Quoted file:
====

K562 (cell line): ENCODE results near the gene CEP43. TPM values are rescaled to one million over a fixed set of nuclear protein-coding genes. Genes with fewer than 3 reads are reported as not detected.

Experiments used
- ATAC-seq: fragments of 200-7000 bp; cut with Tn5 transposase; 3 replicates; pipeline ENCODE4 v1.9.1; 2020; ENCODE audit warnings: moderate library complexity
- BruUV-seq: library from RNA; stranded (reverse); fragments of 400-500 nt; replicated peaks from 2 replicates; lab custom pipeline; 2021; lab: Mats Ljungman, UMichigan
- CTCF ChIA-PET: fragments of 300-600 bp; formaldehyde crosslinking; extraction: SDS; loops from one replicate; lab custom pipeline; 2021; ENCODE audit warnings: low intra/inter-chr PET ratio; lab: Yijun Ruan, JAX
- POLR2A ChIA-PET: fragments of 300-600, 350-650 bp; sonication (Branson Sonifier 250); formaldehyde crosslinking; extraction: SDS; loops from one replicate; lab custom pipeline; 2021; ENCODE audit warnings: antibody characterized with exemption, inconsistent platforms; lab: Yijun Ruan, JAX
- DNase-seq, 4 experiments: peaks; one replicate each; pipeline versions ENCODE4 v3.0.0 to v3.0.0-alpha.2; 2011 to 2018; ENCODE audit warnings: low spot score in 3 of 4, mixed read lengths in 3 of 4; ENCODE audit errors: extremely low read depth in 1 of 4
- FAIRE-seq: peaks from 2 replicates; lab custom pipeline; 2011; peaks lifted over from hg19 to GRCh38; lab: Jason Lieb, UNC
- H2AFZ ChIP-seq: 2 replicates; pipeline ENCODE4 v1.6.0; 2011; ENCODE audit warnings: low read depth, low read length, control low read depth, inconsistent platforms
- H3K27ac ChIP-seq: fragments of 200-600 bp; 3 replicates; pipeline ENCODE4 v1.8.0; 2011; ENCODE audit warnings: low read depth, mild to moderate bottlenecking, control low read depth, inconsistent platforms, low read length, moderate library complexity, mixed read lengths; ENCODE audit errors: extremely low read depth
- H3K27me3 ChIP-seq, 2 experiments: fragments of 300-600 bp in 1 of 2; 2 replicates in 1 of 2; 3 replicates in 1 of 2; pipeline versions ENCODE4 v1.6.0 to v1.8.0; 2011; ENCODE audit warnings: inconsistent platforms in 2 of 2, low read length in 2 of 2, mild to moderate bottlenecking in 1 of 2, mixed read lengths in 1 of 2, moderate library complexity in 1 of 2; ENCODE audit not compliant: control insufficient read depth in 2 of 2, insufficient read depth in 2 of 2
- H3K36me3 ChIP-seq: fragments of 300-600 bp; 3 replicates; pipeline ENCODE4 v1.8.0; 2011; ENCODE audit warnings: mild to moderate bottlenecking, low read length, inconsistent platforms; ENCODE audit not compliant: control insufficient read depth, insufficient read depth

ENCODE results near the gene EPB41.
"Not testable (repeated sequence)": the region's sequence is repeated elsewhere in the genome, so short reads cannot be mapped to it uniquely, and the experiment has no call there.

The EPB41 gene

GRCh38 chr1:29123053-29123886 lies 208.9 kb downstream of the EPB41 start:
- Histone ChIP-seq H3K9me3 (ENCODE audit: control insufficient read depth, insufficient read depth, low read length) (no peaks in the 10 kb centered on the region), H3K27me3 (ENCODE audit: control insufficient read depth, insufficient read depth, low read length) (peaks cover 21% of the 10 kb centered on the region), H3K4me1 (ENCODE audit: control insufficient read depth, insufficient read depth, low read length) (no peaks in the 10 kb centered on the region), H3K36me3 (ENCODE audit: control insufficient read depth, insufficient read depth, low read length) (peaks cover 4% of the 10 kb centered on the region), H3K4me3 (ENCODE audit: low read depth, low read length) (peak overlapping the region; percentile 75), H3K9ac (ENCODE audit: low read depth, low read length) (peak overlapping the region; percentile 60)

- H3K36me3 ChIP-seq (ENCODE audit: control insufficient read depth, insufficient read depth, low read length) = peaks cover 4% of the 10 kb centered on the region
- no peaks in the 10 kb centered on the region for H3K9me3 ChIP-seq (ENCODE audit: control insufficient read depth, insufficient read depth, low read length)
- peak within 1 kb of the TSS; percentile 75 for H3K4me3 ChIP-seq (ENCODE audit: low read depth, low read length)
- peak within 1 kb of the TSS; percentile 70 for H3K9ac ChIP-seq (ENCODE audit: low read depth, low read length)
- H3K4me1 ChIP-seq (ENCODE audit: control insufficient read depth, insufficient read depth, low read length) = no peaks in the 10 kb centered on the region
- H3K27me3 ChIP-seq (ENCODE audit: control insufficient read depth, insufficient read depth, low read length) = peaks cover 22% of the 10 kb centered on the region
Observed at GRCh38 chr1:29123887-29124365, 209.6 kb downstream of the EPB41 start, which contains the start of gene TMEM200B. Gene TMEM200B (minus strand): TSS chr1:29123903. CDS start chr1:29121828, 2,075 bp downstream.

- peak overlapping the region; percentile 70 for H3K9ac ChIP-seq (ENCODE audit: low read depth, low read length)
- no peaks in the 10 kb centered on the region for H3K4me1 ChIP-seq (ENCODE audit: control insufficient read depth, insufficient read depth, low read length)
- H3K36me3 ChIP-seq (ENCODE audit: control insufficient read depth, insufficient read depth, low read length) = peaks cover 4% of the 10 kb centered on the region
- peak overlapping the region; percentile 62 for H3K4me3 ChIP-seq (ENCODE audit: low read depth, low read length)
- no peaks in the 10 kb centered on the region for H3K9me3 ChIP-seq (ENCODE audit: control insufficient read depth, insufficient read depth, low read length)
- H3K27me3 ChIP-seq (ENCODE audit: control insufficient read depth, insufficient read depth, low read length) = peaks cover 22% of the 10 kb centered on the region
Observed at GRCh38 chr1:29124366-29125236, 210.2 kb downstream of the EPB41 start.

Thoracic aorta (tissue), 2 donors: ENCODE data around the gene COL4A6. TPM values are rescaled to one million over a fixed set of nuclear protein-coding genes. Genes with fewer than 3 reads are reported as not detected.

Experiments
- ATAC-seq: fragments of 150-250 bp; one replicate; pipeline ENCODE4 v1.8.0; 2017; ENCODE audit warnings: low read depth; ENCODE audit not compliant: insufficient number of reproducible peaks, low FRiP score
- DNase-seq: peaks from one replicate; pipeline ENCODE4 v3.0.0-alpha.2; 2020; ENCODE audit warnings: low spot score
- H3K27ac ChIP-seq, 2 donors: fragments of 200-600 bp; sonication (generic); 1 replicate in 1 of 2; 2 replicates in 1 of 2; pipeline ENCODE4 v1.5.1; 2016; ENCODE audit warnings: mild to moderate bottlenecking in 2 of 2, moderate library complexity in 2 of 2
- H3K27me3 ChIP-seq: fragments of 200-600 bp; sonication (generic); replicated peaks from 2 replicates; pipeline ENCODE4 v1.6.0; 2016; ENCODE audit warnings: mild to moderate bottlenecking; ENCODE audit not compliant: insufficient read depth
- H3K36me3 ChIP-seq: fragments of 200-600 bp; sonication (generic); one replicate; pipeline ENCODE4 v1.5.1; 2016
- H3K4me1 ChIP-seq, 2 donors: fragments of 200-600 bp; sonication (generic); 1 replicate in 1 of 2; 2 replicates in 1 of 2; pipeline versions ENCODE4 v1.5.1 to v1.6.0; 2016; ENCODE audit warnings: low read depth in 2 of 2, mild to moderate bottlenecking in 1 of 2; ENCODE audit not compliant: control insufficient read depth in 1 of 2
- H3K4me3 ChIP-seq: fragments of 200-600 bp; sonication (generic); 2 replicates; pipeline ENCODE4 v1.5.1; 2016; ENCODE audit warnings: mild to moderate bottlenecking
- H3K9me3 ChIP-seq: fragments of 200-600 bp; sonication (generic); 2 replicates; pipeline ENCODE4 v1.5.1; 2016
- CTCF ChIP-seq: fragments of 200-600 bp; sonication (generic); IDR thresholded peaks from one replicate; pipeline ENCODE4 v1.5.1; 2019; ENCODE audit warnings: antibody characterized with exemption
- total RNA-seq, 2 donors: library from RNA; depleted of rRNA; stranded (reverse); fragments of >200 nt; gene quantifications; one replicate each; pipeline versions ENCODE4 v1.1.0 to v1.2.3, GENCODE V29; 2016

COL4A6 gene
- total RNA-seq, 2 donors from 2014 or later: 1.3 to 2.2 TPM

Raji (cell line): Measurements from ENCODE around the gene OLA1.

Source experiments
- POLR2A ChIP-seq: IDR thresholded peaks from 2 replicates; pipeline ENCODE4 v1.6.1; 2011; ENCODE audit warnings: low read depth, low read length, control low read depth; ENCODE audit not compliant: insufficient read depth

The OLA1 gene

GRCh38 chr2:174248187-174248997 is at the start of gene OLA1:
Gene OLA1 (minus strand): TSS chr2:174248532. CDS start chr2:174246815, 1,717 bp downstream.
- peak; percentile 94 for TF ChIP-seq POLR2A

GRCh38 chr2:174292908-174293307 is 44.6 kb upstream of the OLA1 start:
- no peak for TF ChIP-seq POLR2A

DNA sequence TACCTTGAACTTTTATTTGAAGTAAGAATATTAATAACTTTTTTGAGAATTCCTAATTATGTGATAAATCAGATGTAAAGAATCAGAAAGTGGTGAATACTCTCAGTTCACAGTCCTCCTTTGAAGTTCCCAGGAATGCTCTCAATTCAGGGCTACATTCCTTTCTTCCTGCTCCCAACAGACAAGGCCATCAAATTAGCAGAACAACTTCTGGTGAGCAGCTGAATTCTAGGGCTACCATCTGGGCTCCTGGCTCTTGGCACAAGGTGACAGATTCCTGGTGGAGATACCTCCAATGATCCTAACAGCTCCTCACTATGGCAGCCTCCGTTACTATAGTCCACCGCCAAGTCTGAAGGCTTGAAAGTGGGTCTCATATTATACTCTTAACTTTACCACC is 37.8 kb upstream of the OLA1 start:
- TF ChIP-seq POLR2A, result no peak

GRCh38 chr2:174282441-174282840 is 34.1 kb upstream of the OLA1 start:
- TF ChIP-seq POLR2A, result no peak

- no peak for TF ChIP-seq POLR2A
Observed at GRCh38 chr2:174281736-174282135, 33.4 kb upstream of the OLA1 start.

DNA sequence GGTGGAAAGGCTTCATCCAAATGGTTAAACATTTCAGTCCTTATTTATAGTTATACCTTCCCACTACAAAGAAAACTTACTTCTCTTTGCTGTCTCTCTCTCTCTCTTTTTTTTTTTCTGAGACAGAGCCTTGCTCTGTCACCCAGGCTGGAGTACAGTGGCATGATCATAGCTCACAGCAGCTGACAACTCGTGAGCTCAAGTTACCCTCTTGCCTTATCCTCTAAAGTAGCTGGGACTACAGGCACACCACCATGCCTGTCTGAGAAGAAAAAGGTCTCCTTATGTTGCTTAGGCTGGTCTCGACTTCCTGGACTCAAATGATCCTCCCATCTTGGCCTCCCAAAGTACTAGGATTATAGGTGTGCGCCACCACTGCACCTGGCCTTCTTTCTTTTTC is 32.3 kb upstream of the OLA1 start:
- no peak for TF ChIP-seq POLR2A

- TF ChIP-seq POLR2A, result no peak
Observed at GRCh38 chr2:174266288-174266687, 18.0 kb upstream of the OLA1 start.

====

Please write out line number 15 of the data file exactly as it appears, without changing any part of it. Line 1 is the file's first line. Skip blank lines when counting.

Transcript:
The EPB41 gene